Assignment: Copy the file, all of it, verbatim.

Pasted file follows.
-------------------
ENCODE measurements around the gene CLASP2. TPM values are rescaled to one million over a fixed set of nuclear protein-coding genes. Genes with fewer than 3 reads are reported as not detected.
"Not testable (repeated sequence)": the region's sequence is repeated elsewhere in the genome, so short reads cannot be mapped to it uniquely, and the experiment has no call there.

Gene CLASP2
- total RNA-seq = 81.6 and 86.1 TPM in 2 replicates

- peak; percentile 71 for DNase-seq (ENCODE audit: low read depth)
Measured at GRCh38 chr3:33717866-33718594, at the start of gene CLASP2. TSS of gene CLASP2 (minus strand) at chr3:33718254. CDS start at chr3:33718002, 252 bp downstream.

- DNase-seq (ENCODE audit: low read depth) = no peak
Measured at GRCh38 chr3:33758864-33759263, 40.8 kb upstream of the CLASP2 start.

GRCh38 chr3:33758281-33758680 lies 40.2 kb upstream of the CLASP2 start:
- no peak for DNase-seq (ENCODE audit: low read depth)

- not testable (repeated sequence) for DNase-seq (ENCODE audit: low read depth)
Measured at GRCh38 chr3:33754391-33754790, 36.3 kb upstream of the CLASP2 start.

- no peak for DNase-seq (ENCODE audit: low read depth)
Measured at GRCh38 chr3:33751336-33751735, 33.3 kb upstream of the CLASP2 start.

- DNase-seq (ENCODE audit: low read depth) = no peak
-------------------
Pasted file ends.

ENCODE measurements around the gene CLASP2. TPM values are rescaled to one million over a fixed set of nuclear protein-coding genes. Genes with fewer than 3 reads are reported as not detected.
"Not testable (repeated sequence)": the region's sequence is repeated elsewhere in the genome, so short reads cannot be mapped to it uniquely, and the experiment has no call there.

Gene CLASP2
- total RNA-seq = 81.6 and 86.1 TPM in 2 replicates

- peak; percentile 71 for DNase-seq (ENCODE audit: low read depth)
Measured at GRCh38 chr3:33717866-33718594, at the start of gene CLASP2. TSS of gene CLASP2 (minus strand) at chr3:33718254. CDS start at chr3:33718002, 252 bp downstream.

- DNase-seq (ENCODE audit: low read depth) = no peak
Measured at GRCh38 chr3:33758864-33759263, 40.8 kb upstream of the CLASP2 start.

GRCh38 chr3:33758281-33758680 lies 40.2 kb upstream of the CLASP2 start:
- no peak for DNase-seq (ENCODE audit: low read depth)

- not testable (repeated sequence) for DNase-seq (ENCODE audit: low read depth)
Measured at GRCh38 chr3:33754391-33754790, 36.3 kb upstream of the CLASP2 start.

- no peak for DNase-seq (ENCODE audit: low read depth)
Measured at GRCh38 chr3:33751336-33751735, 33.3 kb upstream of the CLASP2 start.

- DNase-seq (ENCODE audit: low read depth) = no peak